Annotate this Case

63 Md. App. 270 (1985)

492 A.2d 674


No. 1243, September Term, 1984.

Court of Special Appeals of Maryland.

May 17, 1985.

Thomas G. Slater, Frederick (James W. Respess, Frederick, on the brief), for appellants.

H. Patrick Suringer, Jr., Towson (T. Rogers Harrison and Mudd, Harrison & Burch, Towson, on the brief), for appellees.

Argued before WILNER, ADKINS and BLOOM, JJ.

ADKINS, Judge.

Appellants Richard and Joyce Dick, affronted by conduct and language used during debt-collection efforts by appellee Edward C. Mullendore, vice-president of appellee Mercantile-Safe Deposit and Trust Company, sued Mercantile and Mullendore in the Circuit Court for Frederick County. In their declaration they charged, among other things, violation of the Maryland Consumer Debt Collection Act (count I) and intentional infliction of severe emotional distress (count II).[1] The court eventually sustained appellees' demurrer without leave to amend. Appellants aver that this was error.

Specifically, appellants argue that the transaction that produced the debt-collection activity was a consumer transaction as defined in § 14-201(c) of the Commercial Law Article. On the basis of this, they contend that Mullendore (and through him Mercantile) used sufficiently "obscene or grossly abusive language in communicating with [them]" to present a jury question of violation of § 14-202(7). And they aver that Mullendore's (and hence the Bank's) conduct was so "extreme and outrageous" as to entitle them to present to a jury their claim of intentional infliction of severe emotional distress.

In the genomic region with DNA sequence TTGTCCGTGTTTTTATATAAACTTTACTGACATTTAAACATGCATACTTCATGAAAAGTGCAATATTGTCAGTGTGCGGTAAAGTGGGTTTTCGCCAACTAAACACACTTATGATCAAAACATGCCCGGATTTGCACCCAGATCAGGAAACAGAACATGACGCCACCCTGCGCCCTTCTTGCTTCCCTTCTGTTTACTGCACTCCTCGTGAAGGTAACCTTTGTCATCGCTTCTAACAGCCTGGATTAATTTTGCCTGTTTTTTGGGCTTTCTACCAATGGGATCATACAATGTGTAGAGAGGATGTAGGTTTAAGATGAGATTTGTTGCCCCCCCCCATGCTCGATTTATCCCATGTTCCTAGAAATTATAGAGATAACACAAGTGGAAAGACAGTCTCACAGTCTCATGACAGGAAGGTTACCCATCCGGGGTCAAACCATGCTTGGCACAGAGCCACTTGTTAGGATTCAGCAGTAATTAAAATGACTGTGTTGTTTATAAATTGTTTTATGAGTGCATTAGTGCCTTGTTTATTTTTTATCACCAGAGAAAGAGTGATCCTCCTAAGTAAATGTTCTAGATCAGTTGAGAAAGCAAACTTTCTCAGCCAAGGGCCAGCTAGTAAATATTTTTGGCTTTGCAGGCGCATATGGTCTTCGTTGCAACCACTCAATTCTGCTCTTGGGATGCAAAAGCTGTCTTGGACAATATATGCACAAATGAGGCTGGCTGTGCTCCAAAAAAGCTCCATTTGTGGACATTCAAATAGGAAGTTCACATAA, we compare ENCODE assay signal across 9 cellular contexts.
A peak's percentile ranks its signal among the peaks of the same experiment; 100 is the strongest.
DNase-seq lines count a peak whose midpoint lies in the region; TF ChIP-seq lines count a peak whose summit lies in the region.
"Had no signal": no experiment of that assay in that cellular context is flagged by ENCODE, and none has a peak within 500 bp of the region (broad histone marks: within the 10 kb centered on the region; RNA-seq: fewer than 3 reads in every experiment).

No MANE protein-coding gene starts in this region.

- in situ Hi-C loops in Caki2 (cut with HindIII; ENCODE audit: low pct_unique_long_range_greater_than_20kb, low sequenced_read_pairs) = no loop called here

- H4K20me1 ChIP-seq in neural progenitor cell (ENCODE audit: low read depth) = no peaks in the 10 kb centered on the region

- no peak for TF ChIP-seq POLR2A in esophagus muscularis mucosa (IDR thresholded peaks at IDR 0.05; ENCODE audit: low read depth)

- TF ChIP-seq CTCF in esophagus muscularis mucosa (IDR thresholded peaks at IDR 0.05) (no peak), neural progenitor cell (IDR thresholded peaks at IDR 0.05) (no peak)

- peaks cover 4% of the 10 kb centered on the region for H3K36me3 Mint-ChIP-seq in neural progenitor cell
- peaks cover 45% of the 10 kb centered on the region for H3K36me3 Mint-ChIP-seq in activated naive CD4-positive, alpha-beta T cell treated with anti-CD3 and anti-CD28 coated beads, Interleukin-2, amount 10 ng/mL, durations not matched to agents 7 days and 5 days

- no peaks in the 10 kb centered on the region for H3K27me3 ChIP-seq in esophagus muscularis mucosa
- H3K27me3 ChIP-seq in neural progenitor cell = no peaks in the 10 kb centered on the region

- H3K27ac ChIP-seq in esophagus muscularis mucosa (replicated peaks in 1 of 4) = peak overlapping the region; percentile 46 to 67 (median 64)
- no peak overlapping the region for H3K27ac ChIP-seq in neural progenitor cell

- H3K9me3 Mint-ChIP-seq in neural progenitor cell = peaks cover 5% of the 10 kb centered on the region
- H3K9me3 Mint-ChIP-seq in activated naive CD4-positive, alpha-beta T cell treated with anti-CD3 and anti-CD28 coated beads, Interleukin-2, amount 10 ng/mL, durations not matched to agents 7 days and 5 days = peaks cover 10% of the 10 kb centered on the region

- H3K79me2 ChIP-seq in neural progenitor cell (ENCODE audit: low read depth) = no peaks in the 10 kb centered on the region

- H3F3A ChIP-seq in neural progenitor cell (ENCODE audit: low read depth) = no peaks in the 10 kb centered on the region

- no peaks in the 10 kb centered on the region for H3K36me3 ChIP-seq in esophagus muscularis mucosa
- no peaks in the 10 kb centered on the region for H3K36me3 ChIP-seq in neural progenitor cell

Since these questions arise on demurrer, we accept as true the well-pleaded factual allegations of appellants' second amended declaration.[2] To withstand a demurrer, a declaration "need only allege facts which, if proven, would entitle [the plaintiffs] to relief." Tadjer v. Montgomery County, 61 Md. App. 492, 502-03, 487 A.2d 658 (1985). Our first endeavor, therefore, must be to summarize the well-pleaded facts in appellants' declaration.


According to the declaration, appellants are licensed pilots, although neither is employed as a commercial pilot. They have a residence in Frederick, Maryland, and another in West Point, Virginia. There are airports near both residences, thus making it convenient to commute between their residences by air.

In 1981, appellants purchased a 1980 Arrow Aircraft. To fund the purchase they borrowed $93,042 from Mercantile. The loan was to be repaid in 84 consecutive monthly installments of $1,107.65, beginning on March 26, 1981. To help defray the cost of the airplane, appellants occasionally leased it to others when they were not using it for personal and family purposes.

Appellants failed to make all their monthly payments on time. Because of their delinquencies, three telephone conversations and one meeting took place, including either or both of appellants and appellee Mullendore. These incidents occurred over a period of about nine months, beginning in May 1982. Putting aside appellants' conclusory characterizations of Mullendore's conduct and language as "threatening, grossly abusive, vindictive, unprofessional and extreme and outrageous," we find the following factual allegations in the declaration: